On Tuesday, 8th October, the European Parliament rejected a vote on proposals to class ecigs and eliquid as medical devices and medicinal products. While this is is a huge victory for proponents of e-cigarettes, there is a degree of uncertainty as to precisely how this will affect EU vapers.
Amendment 170 passed, if enacted into law it would effectively bring e-cigarettes under the regulatory umbrella of consumer products, while drawing on certain elements of tobacco product regulation. While not entirely ideal to have any association with tobacco. It’s clearly the lesser of two evils as far as European vapers are concerned.
Some key points to note include a new upper limit of 30mg nicotine strength eliquids, anything above will require a medical retail license. Proposals to ban flavorings in ecigs were sensibly rejected.
Along with more stringent labeling requirements for nicotine products (eliquid), manufacturers will also be required to submit a complete list of their ingredients to the relevant authorities. New regulation on age restrictions will also apply. Ecig brands and vendors will also be subject to the same advertising standards as tobacco.
All of this is basically common sense to a certain degree, while there is still a valid argument to make against tobacco regulation for ecigs, for now I’m simply content they’ll remain freely available on the market.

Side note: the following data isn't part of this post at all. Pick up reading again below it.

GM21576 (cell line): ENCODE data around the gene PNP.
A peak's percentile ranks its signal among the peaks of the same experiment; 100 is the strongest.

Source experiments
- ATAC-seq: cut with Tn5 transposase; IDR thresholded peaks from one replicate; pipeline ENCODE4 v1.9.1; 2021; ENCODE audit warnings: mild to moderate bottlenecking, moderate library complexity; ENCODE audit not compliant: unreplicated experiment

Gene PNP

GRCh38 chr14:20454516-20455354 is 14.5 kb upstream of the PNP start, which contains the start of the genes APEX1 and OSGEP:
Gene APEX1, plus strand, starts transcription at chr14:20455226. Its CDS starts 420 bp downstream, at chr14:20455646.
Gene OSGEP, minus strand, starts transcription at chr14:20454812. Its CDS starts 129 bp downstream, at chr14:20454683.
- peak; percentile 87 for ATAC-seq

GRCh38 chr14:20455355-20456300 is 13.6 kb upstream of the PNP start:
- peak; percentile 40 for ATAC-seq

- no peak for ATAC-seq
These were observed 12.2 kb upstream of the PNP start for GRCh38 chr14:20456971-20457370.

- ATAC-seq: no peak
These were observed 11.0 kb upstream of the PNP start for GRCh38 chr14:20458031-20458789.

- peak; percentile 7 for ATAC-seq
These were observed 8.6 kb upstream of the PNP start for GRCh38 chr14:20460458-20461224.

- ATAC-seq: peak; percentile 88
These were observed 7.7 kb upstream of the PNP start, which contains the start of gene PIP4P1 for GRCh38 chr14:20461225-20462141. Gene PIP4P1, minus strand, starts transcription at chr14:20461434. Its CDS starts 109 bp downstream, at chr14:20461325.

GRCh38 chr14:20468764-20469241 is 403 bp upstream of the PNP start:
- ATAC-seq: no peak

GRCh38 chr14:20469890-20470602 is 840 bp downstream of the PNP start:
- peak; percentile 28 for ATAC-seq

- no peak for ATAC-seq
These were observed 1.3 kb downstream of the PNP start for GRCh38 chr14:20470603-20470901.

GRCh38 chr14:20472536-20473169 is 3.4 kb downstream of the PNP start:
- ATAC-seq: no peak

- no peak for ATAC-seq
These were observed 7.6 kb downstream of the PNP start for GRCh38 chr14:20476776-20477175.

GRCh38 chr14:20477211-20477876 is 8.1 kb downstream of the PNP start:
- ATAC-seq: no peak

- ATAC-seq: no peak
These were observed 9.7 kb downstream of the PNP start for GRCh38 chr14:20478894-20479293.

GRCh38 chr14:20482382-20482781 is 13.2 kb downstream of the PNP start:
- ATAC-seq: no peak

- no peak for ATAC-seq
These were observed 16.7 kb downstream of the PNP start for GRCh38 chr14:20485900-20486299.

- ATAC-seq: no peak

One key area where vapers should be concerned is on the question of taxation. The question of taxation is a sovereign matter for each member state, the EU simply provides guidelines. So how is this going to affect online orders from international or European based vendors?
The answers to such questions are still somewhat uncertain, and we won’t have a definitive picture until each EU State adopts its own e-cig taxation policy. There is a growing concern among vapers that some EU States will seek to recuperate lost revenue from tobacco sales. They could feasibly apply the same rates on ecigs as tobacco.
Governments need to realize that the current disparity between the costs of smoking vs vaping must remain relatively intact. If they apply the same tax rates as tobacco, they would risk making vaping less appealing to smokers. Most smokers switch to vaping primarily for the benefit of their health, but the added incentive of financial savings should not be underestimated. It’s a powerful motivator, particularly in the current economic climate. It would be counter-intuitive to public health to tax ecigs to the same extent as tobacco.
When you read articles like this from very highly regarded authors, it does not fill one with confidence that sensible policies and strategies will be adopted. These are the kind of battles that lie in wait over the coming months for vapers in the European Union. The successful campaign to avoid medical regulation is just one of many more campaigns that lie in wait.